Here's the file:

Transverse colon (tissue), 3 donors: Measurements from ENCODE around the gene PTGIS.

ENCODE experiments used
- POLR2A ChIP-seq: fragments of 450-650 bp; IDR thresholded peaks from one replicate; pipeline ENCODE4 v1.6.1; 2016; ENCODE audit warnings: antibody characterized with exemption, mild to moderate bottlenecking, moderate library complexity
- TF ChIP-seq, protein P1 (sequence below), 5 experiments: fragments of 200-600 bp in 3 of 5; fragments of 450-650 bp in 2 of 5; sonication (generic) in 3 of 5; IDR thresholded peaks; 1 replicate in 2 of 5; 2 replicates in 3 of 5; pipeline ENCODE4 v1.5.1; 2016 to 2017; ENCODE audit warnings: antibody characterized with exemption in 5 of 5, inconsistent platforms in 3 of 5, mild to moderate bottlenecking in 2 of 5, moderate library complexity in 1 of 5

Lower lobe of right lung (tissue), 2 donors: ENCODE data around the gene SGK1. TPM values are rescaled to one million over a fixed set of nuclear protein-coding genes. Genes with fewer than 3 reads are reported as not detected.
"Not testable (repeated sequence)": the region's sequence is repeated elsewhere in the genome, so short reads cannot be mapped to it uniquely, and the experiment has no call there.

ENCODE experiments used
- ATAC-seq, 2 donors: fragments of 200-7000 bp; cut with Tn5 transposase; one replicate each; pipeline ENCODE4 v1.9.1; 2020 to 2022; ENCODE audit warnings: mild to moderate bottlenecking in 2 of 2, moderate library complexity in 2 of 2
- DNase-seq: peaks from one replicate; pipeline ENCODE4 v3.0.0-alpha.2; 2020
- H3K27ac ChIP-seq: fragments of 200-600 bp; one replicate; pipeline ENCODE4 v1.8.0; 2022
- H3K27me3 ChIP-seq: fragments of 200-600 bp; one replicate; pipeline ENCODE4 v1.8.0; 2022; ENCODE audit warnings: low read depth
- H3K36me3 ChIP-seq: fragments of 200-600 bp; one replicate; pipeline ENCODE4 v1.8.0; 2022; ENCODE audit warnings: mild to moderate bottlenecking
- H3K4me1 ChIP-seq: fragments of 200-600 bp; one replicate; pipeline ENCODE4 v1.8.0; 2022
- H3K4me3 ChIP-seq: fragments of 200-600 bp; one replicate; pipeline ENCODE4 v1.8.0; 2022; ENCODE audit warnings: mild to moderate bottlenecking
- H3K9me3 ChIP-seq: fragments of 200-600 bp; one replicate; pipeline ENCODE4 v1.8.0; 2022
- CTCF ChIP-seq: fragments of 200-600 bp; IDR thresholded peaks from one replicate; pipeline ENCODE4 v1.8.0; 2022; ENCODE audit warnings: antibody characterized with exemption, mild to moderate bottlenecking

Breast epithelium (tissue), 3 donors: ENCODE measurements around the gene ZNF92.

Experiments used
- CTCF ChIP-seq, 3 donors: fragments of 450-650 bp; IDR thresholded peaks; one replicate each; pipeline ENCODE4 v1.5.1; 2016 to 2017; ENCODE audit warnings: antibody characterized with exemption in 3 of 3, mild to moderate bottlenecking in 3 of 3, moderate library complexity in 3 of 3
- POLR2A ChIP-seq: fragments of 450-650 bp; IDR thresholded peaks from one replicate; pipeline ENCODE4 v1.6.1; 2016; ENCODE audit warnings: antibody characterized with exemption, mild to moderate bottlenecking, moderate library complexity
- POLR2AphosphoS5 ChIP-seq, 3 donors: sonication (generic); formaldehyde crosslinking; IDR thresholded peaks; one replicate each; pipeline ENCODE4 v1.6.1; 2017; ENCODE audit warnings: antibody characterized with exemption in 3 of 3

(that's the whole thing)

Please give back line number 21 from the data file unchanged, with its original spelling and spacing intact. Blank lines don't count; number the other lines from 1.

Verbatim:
- POLR2AphosphoS5 ChIP-seq, 3 donors: sonication (generic); formaldehyde crosslinking; IDR thresholded peaks; one replicate each; pipeline ENCODE4 v1.6.1; 2017; ENCODE audit warnings: antibody characterized with exemption in 3 of 3